But at the end of the day, we need some adults to get in the room, stay in the room. Don't go anywhere. Let's just lock them all up in the room and not allow them to go anywhere because too many people in this country are suffering because of this games that people are playing.
WHITFIELD: And then, Doug, coming from Senator Lindsey Graham would say, you know, in three weeks, we can hash this out. Why not, you know, let government, you know, run for another three weeks and then we'll hash it out when three weeks preceding this now, three-week shutdown, you know, there was a stalemate.
[15:35:07] So, why is he so optimistic that it could be worked out in three weeks? And, you know, who knows if the shutdown will resume, you know, pick up after three weeks?
HEYE: Yes. You know, I think one of the failures here in the shutdown is Congress has a very good ability to kick -- to can down the road. That's not a positive statement, but so often the Congress comes at the deadlines, passes a short-term C.R. and then we readdress this issue in three weeks or three months. And that certainly seems to be part of a situation that Senator Graham was talking about.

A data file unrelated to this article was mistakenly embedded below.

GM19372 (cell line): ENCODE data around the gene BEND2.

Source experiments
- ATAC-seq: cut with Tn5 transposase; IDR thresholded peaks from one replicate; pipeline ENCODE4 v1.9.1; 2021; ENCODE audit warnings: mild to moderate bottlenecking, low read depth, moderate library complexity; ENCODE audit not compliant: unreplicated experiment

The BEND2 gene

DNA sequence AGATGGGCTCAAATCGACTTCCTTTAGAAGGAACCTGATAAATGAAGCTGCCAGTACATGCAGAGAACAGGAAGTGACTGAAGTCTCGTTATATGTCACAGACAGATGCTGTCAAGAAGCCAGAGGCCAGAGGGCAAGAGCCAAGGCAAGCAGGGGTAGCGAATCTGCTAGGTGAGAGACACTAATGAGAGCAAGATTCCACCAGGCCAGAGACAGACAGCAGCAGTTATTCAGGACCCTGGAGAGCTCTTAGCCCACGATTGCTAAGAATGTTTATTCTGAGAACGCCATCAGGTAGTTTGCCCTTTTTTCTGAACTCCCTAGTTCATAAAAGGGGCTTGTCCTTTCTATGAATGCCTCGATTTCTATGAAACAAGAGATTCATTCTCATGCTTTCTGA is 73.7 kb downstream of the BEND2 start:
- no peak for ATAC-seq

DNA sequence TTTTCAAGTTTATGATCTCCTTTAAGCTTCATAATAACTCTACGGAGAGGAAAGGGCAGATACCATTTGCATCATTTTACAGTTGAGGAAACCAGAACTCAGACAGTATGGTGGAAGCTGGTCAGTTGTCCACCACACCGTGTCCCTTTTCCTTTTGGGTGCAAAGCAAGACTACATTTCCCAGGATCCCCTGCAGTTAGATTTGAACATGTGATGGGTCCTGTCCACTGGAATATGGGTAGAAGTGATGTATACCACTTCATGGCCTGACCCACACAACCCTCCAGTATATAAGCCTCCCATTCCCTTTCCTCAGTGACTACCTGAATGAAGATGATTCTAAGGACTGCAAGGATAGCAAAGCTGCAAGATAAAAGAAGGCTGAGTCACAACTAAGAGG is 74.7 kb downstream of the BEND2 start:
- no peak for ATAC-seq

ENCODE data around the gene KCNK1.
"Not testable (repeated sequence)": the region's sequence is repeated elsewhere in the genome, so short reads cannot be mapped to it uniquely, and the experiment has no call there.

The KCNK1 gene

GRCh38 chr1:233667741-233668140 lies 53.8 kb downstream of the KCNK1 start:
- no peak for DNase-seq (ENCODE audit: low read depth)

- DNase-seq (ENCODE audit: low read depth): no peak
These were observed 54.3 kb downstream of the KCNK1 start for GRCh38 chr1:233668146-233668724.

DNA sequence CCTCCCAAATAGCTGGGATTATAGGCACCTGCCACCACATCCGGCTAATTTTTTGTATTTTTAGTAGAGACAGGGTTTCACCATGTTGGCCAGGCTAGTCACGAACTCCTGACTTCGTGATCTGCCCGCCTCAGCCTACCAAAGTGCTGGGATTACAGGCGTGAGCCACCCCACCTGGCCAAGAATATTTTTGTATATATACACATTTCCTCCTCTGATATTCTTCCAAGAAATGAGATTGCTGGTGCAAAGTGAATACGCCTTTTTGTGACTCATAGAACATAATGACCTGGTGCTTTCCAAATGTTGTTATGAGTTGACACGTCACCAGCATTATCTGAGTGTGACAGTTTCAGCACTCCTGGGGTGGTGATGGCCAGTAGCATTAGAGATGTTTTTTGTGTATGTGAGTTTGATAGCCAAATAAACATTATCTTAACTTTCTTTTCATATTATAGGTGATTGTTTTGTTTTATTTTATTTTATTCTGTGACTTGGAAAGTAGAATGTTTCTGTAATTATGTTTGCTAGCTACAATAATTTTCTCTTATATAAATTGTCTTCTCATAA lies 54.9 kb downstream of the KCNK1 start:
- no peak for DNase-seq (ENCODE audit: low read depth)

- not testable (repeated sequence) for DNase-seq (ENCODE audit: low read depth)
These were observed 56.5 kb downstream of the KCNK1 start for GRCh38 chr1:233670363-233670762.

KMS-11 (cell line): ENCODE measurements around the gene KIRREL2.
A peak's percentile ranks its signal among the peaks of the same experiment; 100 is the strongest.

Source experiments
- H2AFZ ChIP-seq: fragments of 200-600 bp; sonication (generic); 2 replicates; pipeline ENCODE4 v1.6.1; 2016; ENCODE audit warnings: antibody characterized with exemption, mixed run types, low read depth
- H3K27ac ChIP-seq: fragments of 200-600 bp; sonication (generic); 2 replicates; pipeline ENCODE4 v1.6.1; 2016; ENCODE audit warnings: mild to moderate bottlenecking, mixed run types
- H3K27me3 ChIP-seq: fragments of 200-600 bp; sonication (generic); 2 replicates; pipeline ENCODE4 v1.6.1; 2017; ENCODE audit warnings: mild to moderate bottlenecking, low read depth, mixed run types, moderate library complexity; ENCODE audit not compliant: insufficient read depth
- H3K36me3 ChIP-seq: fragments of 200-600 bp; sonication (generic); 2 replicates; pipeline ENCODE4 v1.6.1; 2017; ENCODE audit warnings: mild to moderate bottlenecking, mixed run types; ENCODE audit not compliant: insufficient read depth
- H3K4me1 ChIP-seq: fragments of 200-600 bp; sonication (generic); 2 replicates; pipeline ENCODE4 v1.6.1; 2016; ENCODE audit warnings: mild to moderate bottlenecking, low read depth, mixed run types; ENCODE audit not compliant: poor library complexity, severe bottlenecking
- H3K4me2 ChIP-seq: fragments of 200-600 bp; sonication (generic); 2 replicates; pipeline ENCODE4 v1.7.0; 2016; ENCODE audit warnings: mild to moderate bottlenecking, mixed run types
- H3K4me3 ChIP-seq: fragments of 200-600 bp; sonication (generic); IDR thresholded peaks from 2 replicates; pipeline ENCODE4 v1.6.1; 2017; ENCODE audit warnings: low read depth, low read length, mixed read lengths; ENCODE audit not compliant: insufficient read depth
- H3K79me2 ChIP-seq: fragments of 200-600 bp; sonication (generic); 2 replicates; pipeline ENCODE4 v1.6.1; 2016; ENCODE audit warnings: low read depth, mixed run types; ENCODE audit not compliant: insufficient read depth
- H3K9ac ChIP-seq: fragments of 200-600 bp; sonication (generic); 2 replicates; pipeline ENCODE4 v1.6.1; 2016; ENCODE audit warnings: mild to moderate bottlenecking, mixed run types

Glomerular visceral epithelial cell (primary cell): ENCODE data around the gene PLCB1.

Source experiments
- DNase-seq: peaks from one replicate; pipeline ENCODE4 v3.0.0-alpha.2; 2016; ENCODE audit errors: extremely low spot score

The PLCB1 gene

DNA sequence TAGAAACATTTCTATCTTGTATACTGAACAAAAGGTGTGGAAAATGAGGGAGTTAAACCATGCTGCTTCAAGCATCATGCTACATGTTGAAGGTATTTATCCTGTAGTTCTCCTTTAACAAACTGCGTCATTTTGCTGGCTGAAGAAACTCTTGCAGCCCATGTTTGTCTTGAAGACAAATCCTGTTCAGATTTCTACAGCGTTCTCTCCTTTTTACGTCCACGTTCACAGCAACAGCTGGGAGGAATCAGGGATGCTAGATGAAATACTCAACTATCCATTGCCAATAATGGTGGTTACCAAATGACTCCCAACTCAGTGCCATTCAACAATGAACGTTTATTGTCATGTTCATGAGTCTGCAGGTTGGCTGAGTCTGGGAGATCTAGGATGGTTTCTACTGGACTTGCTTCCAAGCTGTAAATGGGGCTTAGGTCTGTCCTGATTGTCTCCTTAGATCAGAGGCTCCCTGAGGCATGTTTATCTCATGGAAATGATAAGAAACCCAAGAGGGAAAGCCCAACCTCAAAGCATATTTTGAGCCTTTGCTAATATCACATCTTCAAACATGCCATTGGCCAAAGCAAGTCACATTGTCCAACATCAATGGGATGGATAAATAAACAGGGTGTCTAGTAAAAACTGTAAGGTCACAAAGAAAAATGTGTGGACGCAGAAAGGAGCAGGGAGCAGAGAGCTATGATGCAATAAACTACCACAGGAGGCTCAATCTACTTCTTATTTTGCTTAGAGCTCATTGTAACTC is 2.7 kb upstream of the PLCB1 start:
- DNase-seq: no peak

But I would say, Fredericka, I disagrees with Senator Turner on this a little bit. I want members of Congress to go home, because when they go home, they hear from their constituents in a very up close and personal way that they don't in Washington. And members of Congress and Senators are going to spent time in the airports where they'll see TSA workers who are -- or they won't see TSA workers because some of them aren't showing up. They'll be subjected to longer lines, angrier constituents if that kind of pressure points that members of Congress need to feel for this to come to an end.